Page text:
Most of the physiological changes are an excellent parallel for studying problems that affect ageing and increasingly sedentary populations here on Earth, who suffer from similar health issues. In fact, the Canadian Space Agency has teamed up with the Canadian Institutes for Health Research's Institute of Aging to pool knowledge on the subject and search for remedies or solutions.
Space Improving Health on Earth
Canada's space life sciences and space medicine community is a world leader in the field, producing 8% of the world's publications in the field. Supported by CSA funding, their research has generated significant benefits in health and medicine for Canadians, including:
- As part of the EVARM experiment in 2002-3, Best Medical (formerly Thompson-Neilson) tested radiation detectors in the astronauts' space suits during spacewalks. The tests helped improve the device, which is now being used in over 1000 cancer clinics worldwide. It better protects medical staff who administer radiation treatments to patients, as well as targets and measures radiation doses delivered to tumours.
- Bubble Technologies developed technology for real-time measurements of neutron radiation aboard the ISS, which was later used to monitor radiation levels at the site of the Chernobyl disaster.
- Thanks to the CSA's previous investments in Osteo and eOSTEO (a series of space experiments that involved developing an automated mini-lab for research on bone cells) the Canadian company CALM Technologies partnered with NASA and the National Institute of Health to upgrade the CSA's equipment for a new experiment called Osteo-4. Launched to the ISS in April 2015, this research may lead to a better understanding of osteoporosis and other bone degenerative diseases on Earth, and advance the search for countermeasures. The improved device will be returned to the CSA, allowing Canadian scientists to pursue their research on bone loss in space. Recently, the European Space Agency enlisted the help of CALM Technologies to produce a cell culture unit that will allow European research teams to study bone loss in space on the ISS.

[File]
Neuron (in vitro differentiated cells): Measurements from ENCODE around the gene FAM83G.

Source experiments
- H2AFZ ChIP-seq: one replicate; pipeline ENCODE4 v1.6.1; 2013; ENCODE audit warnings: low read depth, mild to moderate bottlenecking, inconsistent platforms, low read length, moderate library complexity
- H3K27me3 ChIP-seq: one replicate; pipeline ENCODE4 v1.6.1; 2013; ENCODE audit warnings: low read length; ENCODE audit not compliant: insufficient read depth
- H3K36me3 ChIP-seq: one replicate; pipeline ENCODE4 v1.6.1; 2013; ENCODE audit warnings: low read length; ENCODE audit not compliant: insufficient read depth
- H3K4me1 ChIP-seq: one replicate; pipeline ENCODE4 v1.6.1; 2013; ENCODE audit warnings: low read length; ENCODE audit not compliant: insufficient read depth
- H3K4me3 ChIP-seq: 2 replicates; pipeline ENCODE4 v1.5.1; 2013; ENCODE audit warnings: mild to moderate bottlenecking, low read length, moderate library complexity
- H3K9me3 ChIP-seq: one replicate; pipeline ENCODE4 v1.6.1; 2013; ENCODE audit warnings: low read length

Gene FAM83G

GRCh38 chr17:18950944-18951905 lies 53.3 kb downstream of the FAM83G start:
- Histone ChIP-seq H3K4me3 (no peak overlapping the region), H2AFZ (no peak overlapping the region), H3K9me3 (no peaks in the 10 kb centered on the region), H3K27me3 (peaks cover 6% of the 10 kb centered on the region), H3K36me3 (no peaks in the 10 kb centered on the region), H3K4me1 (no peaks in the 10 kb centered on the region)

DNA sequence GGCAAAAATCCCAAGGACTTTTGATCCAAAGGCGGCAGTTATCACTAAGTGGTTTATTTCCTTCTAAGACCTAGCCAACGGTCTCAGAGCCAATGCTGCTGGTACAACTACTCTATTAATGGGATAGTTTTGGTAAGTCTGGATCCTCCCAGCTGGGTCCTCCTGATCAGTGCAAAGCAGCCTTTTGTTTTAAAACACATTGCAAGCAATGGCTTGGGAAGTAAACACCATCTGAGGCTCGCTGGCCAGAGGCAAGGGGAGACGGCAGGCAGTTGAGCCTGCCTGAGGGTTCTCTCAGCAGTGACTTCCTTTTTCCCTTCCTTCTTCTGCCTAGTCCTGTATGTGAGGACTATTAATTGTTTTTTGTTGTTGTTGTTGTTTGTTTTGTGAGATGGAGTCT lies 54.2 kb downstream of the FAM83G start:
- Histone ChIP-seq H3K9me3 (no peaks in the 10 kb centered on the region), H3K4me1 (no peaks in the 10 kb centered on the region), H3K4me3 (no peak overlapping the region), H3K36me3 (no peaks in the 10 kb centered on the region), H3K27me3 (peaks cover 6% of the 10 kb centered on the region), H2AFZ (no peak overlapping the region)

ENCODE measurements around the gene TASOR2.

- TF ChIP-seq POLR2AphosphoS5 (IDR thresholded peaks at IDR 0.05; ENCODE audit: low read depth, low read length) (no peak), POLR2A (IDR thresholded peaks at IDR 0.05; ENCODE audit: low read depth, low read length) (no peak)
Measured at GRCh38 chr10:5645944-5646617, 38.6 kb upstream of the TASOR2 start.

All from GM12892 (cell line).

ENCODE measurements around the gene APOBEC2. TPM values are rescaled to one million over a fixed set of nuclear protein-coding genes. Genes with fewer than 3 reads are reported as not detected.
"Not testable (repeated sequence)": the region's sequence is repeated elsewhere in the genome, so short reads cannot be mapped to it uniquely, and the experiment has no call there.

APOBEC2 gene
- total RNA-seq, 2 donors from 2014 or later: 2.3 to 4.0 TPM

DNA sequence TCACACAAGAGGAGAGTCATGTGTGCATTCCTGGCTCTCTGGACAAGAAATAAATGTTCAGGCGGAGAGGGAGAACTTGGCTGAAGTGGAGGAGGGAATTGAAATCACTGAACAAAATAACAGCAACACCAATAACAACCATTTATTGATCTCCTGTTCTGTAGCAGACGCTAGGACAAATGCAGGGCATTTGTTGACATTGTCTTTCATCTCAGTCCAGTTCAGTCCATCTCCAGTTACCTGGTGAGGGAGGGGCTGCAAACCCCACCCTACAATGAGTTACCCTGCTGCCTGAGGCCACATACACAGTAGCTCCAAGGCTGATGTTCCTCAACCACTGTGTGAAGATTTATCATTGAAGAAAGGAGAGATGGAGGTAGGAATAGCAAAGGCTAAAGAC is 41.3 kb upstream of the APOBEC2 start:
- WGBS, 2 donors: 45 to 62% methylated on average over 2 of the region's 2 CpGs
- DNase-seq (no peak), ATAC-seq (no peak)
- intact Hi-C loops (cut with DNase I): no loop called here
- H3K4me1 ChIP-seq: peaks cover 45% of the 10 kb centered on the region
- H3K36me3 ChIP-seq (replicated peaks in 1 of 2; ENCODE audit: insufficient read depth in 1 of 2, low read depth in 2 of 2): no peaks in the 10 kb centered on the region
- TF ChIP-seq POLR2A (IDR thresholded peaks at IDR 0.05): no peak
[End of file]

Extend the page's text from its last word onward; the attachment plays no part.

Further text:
The technology and expertise developed to build the Space Shuttle's Canadarm not only paved the way for its descendants, Canadarm2 and Dextre, on board the ISS but also gave rise to new medical technologies for the operating room:
- neuroArm: world's first robot capable of performing surgery inside magnetic resonance machines that can make inoperable brain tumours operable.
- IGAR: The Centre for Surgical Innovation and Invention turned to the precision of Canadarm technology to develop IGAR (Image-Guided Autonomous Robot), a promising platform offering one stop diagnosis and treatment for patients with a high risk of breast cancer.
- KidsArm: the first image-guided robotic surgical arm in the world specifically designed for pediatric surgery, is currently being tested at SickKids Hospital, and researchers are hoping that the technology might soon lend a helping hand to surgeons around the country.